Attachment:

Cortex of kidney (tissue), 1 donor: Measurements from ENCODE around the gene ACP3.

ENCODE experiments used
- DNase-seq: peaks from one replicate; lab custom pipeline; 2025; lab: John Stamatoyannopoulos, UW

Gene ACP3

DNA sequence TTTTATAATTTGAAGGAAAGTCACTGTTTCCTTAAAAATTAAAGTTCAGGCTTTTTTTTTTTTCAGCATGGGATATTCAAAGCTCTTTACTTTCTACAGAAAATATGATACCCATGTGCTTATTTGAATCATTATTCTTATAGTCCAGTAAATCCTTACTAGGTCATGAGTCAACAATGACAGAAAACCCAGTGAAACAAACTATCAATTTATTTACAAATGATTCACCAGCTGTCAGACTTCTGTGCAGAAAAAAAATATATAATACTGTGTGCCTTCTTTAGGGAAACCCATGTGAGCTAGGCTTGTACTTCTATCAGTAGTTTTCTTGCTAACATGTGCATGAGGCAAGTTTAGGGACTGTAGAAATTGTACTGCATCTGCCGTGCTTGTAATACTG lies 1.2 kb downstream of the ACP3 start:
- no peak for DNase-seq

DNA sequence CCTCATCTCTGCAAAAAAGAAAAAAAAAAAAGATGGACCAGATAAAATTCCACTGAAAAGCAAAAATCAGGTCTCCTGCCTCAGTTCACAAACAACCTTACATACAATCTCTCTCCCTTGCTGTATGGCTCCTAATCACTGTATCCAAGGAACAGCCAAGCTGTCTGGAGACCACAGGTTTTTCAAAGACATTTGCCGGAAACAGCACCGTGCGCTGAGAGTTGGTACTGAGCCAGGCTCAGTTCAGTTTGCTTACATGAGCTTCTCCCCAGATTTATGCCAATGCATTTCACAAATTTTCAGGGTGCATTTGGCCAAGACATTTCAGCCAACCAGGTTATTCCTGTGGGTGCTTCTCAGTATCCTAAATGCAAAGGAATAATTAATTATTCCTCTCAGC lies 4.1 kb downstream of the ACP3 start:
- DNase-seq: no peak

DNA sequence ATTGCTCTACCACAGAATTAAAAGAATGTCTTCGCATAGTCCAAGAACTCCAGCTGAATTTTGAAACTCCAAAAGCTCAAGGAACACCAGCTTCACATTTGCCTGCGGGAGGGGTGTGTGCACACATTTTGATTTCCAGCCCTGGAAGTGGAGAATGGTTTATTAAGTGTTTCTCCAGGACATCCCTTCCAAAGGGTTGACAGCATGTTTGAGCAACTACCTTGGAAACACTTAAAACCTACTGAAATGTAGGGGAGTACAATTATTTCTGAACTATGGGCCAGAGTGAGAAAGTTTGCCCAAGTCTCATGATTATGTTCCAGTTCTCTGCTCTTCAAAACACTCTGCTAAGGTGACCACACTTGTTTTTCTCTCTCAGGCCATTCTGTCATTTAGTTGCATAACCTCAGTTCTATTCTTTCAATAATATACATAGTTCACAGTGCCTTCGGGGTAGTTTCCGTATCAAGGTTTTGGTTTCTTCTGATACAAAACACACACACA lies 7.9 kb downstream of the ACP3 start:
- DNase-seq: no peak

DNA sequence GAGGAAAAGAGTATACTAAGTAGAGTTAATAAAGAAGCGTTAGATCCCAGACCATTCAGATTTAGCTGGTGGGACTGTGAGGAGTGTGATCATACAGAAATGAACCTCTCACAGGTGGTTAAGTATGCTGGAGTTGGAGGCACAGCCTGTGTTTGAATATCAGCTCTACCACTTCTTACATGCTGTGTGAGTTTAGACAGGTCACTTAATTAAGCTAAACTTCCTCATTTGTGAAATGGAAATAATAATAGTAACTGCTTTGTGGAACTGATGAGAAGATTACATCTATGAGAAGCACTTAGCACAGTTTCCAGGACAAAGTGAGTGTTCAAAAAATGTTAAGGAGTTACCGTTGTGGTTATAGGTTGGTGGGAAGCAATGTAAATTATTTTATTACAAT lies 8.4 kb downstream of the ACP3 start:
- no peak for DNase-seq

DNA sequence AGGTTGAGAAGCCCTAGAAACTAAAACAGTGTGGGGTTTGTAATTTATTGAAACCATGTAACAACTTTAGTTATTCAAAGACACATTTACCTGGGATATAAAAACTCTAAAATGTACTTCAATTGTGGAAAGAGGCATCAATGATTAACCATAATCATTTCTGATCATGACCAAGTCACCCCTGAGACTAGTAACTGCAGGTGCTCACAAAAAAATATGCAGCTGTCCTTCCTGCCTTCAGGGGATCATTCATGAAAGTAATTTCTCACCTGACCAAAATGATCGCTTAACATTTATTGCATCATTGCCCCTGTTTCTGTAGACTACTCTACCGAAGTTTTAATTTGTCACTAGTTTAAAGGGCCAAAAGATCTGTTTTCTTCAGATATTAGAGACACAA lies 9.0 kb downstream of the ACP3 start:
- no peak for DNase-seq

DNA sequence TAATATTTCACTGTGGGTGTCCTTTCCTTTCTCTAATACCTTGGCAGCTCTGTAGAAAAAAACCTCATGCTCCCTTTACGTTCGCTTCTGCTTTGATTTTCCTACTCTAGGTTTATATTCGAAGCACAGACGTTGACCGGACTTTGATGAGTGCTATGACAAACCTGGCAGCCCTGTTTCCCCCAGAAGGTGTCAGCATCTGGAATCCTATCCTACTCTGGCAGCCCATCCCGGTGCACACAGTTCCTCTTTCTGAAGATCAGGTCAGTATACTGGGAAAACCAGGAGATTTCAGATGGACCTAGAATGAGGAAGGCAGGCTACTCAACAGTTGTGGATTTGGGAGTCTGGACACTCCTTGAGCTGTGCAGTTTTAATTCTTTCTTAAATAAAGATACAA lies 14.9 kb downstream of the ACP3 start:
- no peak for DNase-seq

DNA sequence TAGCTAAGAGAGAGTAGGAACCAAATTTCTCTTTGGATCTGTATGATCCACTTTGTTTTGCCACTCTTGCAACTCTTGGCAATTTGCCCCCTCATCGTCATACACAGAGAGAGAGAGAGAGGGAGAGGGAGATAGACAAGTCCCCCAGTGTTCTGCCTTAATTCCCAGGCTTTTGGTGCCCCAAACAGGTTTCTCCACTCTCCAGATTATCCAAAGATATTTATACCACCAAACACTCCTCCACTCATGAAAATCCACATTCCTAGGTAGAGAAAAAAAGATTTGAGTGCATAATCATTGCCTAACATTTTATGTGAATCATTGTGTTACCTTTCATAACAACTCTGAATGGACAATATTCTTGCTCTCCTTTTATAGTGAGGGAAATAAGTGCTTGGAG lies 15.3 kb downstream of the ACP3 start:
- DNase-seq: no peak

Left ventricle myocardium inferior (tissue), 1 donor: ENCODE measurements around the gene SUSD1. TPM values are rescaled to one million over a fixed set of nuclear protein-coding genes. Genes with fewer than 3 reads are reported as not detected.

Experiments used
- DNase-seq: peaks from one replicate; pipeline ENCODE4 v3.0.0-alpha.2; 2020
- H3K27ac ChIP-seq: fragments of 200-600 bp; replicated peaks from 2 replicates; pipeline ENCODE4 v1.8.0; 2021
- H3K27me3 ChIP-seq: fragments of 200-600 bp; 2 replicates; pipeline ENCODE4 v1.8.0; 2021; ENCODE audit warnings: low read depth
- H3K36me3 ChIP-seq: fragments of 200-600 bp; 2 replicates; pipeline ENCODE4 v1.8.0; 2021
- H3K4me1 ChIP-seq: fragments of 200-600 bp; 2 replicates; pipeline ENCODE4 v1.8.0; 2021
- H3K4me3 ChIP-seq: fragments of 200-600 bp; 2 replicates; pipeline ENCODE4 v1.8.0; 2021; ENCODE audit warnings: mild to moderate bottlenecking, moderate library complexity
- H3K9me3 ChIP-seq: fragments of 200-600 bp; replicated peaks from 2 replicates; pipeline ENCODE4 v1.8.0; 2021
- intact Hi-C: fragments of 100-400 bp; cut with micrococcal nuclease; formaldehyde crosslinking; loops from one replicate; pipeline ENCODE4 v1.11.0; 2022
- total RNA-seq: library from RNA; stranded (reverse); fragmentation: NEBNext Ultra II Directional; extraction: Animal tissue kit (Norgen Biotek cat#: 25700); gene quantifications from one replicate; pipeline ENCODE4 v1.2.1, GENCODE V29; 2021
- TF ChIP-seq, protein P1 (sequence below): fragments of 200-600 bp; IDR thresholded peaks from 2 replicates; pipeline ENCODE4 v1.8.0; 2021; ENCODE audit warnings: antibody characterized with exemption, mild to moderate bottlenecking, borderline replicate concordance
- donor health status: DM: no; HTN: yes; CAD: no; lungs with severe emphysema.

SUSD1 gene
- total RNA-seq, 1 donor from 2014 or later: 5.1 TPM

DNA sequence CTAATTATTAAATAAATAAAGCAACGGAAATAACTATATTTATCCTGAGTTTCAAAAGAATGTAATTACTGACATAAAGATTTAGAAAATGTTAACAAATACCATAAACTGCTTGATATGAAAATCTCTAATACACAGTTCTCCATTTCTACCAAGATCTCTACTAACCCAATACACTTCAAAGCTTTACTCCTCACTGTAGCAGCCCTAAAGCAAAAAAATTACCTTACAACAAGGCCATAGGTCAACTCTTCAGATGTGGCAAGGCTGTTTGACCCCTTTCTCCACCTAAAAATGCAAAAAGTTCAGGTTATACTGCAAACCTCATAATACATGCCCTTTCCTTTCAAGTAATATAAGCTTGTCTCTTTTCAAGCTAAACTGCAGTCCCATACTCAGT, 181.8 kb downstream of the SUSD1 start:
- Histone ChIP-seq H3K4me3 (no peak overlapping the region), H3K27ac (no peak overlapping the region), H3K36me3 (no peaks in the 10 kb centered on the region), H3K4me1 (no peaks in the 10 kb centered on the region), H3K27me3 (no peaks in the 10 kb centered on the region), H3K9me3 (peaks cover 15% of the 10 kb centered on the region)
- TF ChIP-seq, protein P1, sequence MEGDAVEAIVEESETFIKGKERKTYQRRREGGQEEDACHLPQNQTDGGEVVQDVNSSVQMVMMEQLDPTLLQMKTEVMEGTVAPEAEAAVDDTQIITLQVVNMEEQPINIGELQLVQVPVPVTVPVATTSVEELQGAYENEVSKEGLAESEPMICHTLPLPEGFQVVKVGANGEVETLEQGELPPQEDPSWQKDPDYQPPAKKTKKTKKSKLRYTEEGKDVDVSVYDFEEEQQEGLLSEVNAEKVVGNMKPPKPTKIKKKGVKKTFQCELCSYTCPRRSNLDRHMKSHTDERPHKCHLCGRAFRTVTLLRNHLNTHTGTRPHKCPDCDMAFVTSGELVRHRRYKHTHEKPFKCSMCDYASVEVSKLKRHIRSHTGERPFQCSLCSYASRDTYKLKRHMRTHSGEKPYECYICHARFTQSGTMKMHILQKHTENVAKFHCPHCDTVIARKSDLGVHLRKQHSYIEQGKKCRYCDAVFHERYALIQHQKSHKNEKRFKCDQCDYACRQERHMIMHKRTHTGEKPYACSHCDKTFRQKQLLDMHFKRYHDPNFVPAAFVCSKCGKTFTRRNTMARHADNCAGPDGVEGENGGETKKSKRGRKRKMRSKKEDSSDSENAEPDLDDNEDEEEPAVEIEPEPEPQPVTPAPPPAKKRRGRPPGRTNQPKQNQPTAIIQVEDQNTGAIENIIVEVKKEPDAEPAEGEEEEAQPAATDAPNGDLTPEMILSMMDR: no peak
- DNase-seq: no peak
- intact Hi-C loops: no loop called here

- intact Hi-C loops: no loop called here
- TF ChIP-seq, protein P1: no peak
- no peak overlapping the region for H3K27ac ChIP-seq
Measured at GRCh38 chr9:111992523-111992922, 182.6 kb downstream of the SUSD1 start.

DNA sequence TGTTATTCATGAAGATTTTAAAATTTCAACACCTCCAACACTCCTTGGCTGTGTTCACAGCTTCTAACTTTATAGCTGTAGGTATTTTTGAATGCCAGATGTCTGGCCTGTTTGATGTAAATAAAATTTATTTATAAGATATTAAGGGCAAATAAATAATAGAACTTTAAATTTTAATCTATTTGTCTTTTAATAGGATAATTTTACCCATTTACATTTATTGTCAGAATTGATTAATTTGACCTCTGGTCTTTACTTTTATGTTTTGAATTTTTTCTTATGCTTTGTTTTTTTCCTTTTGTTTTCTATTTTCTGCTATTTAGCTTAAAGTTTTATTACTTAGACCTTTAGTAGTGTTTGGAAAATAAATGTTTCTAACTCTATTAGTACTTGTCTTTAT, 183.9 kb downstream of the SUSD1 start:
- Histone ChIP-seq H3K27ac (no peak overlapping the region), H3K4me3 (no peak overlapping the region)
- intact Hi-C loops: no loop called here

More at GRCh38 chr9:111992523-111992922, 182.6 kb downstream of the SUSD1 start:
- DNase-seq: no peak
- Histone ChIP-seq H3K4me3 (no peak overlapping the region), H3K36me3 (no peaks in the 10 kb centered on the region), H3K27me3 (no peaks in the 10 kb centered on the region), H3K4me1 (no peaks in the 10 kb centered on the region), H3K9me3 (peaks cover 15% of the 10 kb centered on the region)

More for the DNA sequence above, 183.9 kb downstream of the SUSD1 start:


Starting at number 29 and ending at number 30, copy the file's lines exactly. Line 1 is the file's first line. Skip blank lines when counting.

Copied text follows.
- total RNA-seq: library from RNA; stranded (reverse); fragmentation: NEBNext Ultra II Directional; extraction: Animal tissue kit (Norgen Biotek cat#: 25700); gene quantifications from one replicate; pipeline ENCODE4 v1.2.1, GENCODE V29; 2021
- TF ChIP-seq, protein P1 (sequence below): fragments of 200-600 bp; IDR thresholded peaks from 2 replicates; pipeline ENCODE4 v1.8.0; 2021; ENCODE audit warnings: antibody characterized with exemption, mild to moderate bottlenecking, borderline replicate concordance